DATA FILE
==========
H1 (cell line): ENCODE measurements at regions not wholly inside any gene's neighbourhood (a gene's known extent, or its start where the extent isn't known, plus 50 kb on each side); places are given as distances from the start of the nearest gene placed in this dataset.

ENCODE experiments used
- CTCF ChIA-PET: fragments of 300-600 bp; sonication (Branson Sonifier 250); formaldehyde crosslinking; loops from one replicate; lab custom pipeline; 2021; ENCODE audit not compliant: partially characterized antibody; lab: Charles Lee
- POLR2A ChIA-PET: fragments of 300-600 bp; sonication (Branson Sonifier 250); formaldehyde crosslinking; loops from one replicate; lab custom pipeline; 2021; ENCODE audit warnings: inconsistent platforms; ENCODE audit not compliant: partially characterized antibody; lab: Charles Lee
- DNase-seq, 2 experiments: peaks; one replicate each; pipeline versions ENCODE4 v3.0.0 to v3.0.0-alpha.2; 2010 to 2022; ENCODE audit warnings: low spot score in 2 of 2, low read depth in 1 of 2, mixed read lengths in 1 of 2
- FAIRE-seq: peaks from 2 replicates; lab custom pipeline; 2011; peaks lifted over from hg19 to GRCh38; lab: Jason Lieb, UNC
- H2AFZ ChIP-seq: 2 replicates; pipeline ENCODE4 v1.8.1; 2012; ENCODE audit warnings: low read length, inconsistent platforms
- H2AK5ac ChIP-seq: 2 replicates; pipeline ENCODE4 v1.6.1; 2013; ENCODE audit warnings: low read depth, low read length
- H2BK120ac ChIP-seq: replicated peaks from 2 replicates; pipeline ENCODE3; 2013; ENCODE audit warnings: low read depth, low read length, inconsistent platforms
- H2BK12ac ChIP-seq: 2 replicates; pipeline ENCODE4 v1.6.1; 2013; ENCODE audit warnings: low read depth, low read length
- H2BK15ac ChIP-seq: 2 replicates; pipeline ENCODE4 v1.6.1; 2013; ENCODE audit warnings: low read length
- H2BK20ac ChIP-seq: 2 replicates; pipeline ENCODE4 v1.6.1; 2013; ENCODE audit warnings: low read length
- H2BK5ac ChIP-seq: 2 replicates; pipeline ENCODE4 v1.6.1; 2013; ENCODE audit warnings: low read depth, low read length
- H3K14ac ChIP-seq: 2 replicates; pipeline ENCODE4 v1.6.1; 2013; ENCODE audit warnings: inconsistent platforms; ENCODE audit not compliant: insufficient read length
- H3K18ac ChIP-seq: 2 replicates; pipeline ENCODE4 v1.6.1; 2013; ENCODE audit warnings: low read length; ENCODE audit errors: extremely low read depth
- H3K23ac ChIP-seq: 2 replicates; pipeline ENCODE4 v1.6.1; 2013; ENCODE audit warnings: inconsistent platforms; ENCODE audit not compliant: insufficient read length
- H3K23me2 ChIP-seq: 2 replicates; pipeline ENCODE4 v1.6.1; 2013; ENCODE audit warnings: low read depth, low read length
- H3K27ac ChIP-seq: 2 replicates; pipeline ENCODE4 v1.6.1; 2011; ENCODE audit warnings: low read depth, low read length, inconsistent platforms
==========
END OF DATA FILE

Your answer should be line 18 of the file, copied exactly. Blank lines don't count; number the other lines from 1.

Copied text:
- H3K27ac ChIP-seq: 2 replicates; pipeline ENCODE4 v1.6.1; 2011; ENCODE audit warnings: low read depth, low read length, inconsistent platforms